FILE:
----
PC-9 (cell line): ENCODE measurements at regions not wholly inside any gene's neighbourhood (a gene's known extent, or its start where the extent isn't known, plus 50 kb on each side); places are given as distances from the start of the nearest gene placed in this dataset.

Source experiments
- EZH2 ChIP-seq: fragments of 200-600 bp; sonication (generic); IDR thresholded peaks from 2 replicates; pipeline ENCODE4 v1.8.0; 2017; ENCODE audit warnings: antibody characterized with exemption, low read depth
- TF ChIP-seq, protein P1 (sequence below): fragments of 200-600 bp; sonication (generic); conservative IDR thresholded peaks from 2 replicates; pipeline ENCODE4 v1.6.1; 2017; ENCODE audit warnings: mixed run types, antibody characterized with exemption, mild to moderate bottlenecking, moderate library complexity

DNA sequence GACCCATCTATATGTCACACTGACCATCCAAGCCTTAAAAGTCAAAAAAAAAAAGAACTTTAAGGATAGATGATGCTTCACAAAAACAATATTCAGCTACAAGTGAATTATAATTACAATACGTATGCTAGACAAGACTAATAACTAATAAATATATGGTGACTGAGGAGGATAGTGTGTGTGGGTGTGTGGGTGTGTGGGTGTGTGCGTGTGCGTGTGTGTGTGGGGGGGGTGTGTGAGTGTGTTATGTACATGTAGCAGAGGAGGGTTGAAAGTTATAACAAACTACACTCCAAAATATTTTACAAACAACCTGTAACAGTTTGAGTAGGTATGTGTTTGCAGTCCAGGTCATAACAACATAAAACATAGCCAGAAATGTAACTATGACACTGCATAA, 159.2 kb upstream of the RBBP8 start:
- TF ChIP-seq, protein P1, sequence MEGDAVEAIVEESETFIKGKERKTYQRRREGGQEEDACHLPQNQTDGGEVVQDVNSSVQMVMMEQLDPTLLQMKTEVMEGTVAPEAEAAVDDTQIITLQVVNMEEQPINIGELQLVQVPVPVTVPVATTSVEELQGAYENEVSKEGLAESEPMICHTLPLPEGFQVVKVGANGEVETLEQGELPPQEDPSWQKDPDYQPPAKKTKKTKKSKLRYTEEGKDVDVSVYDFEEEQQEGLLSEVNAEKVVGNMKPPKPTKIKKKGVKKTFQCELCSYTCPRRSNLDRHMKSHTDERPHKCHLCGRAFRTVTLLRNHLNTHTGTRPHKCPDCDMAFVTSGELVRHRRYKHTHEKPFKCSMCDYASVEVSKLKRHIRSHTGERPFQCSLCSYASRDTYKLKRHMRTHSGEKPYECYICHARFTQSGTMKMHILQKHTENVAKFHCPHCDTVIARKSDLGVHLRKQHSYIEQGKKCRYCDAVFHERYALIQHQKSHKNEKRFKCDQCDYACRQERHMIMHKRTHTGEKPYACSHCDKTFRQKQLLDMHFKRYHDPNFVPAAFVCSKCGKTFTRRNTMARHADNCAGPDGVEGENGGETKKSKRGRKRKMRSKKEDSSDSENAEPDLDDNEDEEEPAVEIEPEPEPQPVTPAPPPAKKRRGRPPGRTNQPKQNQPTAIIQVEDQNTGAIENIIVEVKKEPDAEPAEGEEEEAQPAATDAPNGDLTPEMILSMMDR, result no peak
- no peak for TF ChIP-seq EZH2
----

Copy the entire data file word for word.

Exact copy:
PC-9 (cell line): ENCODE measurements at regions not wholly inside any gene's neighbourhood (a gene's known extent, or its start where the extent isn't known, plus 50 kb on each side); places are given as distances from the start of the nearest gene placed in this dataset.

Source experiments
- EZH2 ChIP-seq: fragments of 200-600 bp; sonication (generic); IDR thresholded peaks from 2 replicates; pipeline ENCODE4 v1.8.0; 2017; ENCODE audit warnings: antibody characterized with exemption, low read depth
- TF ChIP-seq, protein P1 (sequence below): fragments of 200-600 bp; sonication (generic); conservative IDR thresholded peaks from 2 replicates; pipeline ENCODE4 v1.6.1; 2017; ENCODE audit warnings: mixed run types, antibody characterized with exemption, mild to moderate bottlenecking, moderate library complexity

DNA sequence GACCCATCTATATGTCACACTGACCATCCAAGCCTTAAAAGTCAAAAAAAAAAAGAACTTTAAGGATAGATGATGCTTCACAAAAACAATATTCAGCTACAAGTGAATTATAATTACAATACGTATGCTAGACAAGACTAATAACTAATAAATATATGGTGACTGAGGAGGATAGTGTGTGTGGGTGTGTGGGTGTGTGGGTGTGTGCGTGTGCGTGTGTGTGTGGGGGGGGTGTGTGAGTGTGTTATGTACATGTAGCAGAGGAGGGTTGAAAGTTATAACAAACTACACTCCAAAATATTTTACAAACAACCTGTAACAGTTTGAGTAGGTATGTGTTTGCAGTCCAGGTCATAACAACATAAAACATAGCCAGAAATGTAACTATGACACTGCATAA, 159.2 kb upstream of the RBBP8 start:
- TF ChIP-seq, protein P1, sequence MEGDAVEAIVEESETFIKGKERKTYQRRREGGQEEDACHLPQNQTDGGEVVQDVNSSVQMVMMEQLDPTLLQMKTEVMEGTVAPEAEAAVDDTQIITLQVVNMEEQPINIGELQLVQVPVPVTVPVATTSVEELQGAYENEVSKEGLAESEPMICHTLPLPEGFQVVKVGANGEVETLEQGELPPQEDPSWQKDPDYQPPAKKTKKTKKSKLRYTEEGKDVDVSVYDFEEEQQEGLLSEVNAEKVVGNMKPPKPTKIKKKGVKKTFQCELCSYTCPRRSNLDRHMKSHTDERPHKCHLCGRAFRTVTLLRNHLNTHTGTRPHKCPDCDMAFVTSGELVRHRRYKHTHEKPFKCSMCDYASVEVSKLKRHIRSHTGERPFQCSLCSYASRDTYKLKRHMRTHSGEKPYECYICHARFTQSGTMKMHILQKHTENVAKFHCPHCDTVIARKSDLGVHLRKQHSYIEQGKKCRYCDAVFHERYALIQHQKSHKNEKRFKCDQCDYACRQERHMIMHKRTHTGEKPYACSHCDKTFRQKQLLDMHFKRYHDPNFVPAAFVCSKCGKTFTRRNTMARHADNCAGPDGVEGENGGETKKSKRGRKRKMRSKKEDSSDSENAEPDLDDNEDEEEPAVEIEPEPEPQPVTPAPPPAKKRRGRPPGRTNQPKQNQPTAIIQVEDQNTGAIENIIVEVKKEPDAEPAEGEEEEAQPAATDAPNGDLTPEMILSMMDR, result no peak
- no peak for TF ChIP-seq EZH2